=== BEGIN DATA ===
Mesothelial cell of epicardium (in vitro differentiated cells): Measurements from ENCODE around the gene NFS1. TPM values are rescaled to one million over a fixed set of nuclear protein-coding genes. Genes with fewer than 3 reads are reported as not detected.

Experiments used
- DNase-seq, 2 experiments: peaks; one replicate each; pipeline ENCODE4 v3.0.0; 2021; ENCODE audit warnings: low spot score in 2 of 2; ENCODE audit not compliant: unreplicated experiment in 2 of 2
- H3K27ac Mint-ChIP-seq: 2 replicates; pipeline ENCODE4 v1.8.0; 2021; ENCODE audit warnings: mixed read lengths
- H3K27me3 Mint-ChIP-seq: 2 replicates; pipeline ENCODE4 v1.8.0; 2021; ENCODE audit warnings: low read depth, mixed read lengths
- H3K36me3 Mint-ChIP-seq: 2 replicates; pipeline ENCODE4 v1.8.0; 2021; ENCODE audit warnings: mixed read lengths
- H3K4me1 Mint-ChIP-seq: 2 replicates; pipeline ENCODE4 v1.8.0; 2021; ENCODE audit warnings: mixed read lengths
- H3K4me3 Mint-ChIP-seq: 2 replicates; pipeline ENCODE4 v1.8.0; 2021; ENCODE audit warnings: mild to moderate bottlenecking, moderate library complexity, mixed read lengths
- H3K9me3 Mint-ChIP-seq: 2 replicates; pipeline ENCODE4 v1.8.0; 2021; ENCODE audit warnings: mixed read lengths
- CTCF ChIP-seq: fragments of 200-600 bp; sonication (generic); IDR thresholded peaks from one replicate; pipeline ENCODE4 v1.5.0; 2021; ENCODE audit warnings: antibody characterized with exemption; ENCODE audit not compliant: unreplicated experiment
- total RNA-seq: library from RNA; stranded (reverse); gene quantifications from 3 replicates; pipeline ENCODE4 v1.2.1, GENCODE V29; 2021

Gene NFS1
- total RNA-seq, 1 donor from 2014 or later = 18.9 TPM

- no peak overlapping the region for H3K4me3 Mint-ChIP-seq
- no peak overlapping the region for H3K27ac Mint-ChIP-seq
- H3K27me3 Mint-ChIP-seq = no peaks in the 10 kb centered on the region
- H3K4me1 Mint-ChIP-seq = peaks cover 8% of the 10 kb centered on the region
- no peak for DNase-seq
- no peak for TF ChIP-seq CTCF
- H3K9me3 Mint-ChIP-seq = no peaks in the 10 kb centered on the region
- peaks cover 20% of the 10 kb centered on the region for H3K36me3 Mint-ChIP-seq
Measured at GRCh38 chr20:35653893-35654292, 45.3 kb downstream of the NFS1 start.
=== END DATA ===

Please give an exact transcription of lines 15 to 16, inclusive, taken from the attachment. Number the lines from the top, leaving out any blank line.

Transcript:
- no peak overlapping the region for H3K27ac Mint-ChIP-seq
- H3K27me3 Mint-ChIP-seq = no peaks in the 10 kb centered on the region